Eastern Wake News

Committee backs plan for all-new EW Middle

Members of the Wake County school board’s facilities committee have shown general support for a plan that could mean an all-new look for East Wake Middle School by the 2018-19 school year.

The committee was presented two options by facilities design and construction staff during a November meeting: renovate and add to the facility built in 1990, or tear it down and start from scratch. In the end, the members were leaning toward the latter.

The school is one of 11 in the county that might be considered for major or whole-campus renovations as part of a proposed 2016 school construction bond issue.

“We’re planning as if there will be a bond or if there’s some other way it will be funded,” said Brian Conklin, senior director of WCPSS facilities design and construction. “All we can do is work recognizing there are needs. The funding will be the county’s call.”

The ongoing design phase was funded by the 2013 bond. A proposed timeline shows construction beginning in the summer of 2017 and being completed by December 2018, with occupancy in January 2019.

The school off Old Milburnie Road just outside Knightdale has 54 teaching classrooms, many undersized. It also has rainwater drainage and external surface issues and, in some locations, inadequate insulation – a natural enemy for an old heating and air system.

“You’ve got moisture infiltration, mildew and efflorescence – that white discoloring that you’ll see,” Conklin reported to the committee. “With the evidence of moisture infiltration, it is suggestive of probably some behind-the-wall moisture conditions involved and some of the other issues that are hidden, so we might be headed for some trouble unless we do something to address the envelope there.”

It is estimated a new roof would be needed in the next 5-10 years. Faulty basins designed to catch rainwater from the roof drains have led to erosion issues and “created a maintenance headache,” Conklin said.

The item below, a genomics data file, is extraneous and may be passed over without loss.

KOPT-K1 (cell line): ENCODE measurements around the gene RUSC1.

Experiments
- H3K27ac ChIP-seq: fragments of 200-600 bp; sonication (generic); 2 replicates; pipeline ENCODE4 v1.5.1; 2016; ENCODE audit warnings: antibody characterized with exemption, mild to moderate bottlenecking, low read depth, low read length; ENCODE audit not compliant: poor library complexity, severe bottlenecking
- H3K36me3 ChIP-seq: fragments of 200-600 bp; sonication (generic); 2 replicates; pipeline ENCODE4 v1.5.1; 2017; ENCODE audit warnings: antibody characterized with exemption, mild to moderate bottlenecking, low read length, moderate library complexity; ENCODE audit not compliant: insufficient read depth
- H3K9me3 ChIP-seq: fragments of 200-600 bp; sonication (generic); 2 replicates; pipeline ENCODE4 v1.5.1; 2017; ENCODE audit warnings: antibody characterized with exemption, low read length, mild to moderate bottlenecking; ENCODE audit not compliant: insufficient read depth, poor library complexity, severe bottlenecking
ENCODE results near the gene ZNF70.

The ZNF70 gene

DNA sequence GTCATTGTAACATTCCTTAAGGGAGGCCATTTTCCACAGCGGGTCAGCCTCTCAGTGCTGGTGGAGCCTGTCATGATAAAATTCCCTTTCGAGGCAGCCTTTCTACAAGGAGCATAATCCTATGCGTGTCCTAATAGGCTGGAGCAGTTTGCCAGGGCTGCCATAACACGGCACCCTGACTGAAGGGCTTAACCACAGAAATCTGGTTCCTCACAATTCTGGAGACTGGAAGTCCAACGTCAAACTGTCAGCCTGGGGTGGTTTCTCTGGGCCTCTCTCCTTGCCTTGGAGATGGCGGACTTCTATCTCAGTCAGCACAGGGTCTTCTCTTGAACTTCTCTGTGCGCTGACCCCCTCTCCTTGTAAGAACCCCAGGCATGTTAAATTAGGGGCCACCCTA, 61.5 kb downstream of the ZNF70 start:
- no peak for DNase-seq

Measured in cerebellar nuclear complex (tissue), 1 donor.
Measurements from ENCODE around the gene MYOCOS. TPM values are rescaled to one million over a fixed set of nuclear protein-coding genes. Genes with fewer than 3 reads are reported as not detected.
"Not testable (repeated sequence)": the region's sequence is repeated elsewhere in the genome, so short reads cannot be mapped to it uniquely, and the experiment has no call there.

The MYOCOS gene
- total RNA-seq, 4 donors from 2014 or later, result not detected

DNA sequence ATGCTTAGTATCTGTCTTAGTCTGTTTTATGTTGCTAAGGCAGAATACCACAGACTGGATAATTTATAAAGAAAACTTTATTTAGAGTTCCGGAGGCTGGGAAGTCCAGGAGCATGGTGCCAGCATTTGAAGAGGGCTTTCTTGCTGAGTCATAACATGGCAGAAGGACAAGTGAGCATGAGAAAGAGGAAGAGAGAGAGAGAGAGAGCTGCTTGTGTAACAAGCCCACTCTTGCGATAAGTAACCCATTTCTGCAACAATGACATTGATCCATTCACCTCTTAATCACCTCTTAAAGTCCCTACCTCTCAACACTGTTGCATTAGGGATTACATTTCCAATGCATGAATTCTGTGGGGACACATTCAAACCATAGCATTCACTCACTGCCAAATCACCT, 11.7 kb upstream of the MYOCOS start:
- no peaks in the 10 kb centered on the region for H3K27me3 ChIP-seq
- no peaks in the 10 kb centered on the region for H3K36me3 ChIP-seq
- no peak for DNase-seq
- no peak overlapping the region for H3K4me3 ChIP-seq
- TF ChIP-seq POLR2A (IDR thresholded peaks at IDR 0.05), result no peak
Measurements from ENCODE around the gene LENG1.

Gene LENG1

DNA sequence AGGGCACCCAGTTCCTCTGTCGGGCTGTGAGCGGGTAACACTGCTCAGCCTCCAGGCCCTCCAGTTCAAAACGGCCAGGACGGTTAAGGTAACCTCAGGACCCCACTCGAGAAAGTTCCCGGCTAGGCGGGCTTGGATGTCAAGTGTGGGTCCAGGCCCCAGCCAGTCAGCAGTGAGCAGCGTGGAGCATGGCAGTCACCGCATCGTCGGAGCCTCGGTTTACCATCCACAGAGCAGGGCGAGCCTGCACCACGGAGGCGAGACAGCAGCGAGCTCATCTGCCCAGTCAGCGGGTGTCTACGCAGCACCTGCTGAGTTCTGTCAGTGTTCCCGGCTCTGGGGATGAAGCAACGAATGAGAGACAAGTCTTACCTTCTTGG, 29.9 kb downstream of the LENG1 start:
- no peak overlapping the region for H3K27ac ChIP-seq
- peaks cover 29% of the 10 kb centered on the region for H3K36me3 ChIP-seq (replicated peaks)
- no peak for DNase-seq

“And to try and keep all these joints and flashings (in the gutter system) maintained has been a very difficult task,” he said. “It’s only added to the moisture infiltration issues.”

‘Option A’

The committee considered the pros and cons of revamping the school for a total cost of $49.8 million and new construction with a price tag of $51.4 million.

The first option calls for a mix of moderate and major renovation and adding to the existing facility to bring it up to the desired standard of 82 teaching spaces. It adds 99,000 square feet of space for a total of 234,000 square feet.

It also involves replacing the HVAC system, lighting and restrooms, adding a new auditorium, gymnasium and dining area, renovating the existing auxiliary gym, and increasing parking.

The cost includes $3.7 million to fix the exterior wall issues, $1.6 million for roof improvements and $2.8 million to complete the project in phases.

“It would be a phased construction over 30 months in order to complete the renovation,” Conklin said. “(The students) would be off site one year, going to the newly-opened (August, 2017) River Bend Middle campus and there would be still some phasing and completion of that work once the students returned the next year.”

New construction

Students would get to stay on site if a new East Wake Middle is constructed. They would occupy the existing building until the new one, proposed to the north of the current building location, is completed.

It would be the same, 210,000-square-foot building prototype used at Rolesville Middle, Mills Park Middle and Holly Grove Middle schools, with some adjustments to account for more current programming.

The projected cost includes $1.1 million for demolition of the existing structure, $1.5 million for the option of reconstructing some athletic fields, and a savings of $600,000 in architectural and engineering fees for reusing a prototype design.

“For a slightly increased investment, you will have the advantage of a more efficient layout more in alignment with our program needs and requirements,” Conklin told the committee. “We’ll have 24,000 less square feet (compared to the renovation option) to heat and cool and maintain in the future. You’re basically eliminating the risks of some of the design configurations of the current building and the phasing will be a whole lot easier to work with.”